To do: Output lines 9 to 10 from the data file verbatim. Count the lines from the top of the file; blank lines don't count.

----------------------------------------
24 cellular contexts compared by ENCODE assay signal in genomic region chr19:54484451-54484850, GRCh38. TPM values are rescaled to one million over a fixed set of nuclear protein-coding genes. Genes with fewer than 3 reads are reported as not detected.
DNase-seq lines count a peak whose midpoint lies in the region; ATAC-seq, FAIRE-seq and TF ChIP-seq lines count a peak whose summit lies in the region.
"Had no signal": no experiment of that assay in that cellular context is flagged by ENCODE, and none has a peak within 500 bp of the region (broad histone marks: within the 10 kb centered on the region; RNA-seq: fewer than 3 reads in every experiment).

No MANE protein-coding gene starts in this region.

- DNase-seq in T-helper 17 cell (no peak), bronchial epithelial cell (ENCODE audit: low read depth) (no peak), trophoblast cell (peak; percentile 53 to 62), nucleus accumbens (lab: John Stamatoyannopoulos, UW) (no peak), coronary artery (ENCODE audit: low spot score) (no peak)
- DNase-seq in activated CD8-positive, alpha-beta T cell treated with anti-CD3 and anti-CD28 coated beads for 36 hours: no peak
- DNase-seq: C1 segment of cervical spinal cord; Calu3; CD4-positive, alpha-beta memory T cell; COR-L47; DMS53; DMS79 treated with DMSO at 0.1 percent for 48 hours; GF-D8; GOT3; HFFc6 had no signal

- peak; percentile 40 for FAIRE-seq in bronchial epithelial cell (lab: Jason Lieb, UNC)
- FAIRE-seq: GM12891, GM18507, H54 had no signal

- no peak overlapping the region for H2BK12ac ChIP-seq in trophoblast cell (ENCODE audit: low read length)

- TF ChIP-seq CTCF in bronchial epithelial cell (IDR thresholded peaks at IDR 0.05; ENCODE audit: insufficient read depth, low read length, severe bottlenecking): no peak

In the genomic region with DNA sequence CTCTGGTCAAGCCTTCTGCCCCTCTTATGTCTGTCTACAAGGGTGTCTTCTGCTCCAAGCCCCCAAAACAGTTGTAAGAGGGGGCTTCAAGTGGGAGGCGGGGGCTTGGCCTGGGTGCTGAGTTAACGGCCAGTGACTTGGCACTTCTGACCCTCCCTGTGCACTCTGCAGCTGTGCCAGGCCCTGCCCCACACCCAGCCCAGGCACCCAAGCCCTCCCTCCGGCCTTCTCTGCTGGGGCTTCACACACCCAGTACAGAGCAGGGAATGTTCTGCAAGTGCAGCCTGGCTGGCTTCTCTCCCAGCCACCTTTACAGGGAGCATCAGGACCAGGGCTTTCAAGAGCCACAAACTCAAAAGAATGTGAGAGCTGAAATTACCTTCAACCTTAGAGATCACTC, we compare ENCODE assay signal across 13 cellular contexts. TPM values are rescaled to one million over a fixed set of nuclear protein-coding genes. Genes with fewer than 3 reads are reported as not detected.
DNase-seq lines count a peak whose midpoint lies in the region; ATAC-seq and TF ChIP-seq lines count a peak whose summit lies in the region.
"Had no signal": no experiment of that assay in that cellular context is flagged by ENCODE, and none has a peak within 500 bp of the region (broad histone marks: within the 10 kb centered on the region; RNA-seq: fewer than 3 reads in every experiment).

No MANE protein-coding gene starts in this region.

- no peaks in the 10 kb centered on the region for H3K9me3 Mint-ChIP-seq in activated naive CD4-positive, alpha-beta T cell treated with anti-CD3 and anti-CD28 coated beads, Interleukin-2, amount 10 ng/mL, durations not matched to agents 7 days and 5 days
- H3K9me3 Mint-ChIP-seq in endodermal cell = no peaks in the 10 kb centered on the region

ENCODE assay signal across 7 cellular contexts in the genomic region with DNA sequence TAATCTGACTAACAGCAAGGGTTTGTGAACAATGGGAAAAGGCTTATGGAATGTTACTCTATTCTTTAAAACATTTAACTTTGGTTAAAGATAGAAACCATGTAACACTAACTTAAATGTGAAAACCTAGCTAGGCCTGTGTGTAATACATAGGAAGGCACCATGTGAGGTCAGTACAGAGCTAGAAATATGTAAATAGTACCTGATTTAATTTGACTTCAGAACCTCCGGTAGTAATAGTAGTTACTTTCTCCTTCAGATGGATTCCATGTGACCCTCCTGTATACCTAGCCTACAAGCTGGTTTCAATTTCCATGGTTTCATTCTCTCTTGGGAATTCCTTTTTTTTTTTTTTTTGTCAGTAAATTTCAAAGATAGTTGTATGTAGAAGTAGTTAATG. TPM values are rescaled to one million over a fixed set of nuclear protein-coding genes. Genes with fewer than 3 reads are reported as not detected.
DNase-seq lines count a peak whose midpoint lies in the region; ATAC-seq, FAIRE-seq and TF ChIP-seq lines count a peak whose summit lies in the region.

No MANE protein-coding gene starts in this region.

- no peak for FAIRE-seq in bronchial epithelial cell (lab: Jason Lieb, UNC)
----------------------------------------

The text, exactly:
- FAIRE-seq: GM12891, GM18507, H54 had no signal

- no peak overlapping the region for H2BK12ac ChIP-seq in trophoblast cell (ENCODE audit: low read length)